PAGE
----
Roy Kasten

I'm confused. Ten years ago, when Secretary of Defense Dick Cheney pulled the rug on the McDonnell Douglas A-12 program, Ray Hartmann was beside himself in heaping praise on Cheney. On the other hand, last week Ray wrote an editorial to criticize Cheney for this action. And for years the political cartoons in the RFT have been lopsided in their liberal (small "L") tone. So, on July 26 you publish one that virtually underwrote the Cheney candidacy ("A Cheney Link to St. Louis").

C'mon, RFT -- either crap or get off the pot before the political world passes you by.
Mark Dean

This letter is in response to your report by Wm. Stage in the July 26 issue of the RFT, titled "The Hard Knock that Won't Stop," regarding the plight of men as fathers and the good work of Fathers' Support Center. As a supporter of FSC, I've seen firsthand what it means to have organizations like this one.

The stereotypical "deadbeat dad" is all too common in today's world. As Mr. Sullivan stated, it should be "dead-broke" dad, as personally witnessed by two of my relatives, both men. It's certainly not fair for the mother to have to bear all the burden, both emotionally and financially, but it's also not fair for the mother to have all the rights and choices, either, because she carries the child and gives birth to it.

I suggest giving joint custody, not sole custody, to parents whenever possible. Then there will be less arguing, taking children across state lines and, most of all, questioning who's paying more or less than the other parent. It would also be good if judges would take children in their chambers, away from parents, and ask the child how they are treated by the sole custodial parent. Then there will be less of a chance for fathers to stay in a 15-by-20-foot room with unimaginable living conditions, such as my father some 20 years ago.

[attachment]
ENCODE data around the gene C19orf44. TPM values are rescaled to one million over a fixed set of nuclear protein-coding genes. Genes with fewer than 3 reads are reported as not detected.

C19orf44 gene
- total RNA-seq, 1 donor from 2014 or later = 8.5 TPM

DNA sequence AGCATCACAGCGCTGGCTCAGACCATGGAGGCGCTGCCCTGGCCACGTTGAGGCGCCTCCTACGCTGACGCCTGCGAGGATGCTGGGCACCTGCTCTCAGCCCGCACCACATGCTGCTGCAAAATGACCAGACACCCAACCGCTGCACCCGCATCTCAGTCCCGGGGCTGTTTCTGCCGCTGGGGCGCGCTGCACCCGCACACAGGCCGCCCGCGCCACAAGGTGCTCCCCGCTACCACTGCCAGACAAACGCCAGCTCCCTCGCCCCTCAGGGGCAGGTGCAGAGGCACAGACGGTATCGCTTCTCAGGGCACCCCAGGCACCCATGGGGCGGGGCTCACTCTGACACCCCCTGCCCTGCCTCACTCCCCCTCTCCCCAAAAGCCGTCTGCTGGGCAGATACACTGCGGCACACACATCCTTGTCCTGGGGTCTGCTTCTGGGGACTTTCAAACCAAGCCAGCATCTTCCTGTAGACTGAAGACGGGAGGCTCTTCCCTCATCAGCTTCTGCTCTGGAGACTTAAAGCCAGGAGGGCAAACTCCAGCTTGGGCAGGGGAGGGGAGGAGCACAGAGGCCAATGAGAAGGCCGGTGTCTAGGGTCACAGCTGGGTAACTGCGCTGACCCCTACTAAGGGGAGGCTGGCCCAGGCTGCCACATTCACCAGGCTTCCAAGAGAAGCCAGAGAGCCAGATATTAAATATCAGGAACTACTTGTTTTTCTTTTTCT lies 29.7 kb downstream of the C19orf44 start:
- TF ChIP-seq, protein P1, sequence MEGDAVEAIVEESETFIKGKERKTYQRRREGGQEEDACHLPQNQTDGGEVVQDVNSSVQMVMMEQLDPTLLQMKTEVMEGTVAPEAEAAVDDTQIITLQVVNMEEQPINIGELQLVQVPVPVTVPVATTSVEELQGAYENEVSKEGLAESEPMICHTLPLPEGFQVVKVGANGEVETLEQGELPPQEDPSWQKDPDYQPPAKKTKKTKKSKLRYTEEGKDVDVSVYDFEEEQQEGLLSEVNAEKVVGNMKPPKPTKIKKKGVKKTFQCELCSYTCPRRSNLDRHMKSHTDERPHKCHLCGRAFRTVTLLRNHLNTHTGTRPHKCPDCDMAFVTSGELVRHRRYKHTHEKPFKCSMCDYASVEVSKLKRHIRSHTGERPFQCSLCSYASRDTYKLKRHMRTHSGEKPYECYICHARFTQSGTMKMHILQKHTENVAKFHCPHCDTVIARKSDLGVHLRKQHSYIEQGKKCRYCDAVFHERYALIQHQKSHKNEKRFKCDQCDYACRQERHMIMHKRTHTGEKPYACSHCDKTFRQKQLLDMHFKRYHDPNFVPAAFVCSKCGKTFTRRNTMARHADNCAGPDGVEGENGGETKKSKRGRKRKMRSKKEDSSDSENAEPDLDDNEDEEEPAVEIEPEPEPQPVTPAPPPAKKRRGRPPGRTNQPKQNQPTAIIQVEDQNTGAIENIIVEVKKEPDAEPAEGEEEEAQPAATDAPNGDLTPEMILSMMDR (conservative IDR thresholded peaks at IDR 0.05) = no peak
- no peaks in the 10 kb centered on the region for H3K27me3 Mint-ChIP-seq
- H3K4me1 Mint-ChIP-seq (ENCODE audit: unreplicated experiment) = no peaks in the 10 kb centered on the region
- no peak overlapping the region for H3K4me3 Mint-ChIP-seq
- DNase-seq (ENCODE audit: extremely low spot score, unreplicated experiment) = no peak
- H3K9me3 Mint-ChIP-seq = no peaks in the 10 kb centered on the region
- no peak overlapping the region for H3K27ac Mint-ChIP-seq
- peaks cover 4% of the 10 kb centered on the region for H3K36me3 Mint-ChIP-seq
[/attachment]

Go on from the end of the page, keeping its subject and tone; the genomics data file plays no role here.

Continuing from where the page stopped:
Mike Chestnut

The feature article of the July 26 edition of the RFT, "Logan's Run," referred to Dr. Logan as both black and African-American. I think a little more care should be taken by your publication when referring to the color of one's skin. Dr. Logan is black. One of my church's pastors is African-American, and his skin color is not black. African-American should be used to refer to an ethnic group, not the color of an individual's skin.
Dan Bailey

I never said children are members of the Missouri Militia. Your July 19 cover story ("This Ain't No Party") implies I did, else why would "parents" grow "alarmed"? It's also implied by your title for an earlier, quite enjoyable satire of my school-board candidacy ("Back to Basic Training," RFT, March 19, 1997), illustrated with a machine-gun target. When speaking to audiences ignorant of Missouri's militia statute, I mention that the statute has exceptions, such as age. Perhaps you were misled by your anonymous source.
Joseph C. Keller, M.D.
Reform Party candidate for Missouri governor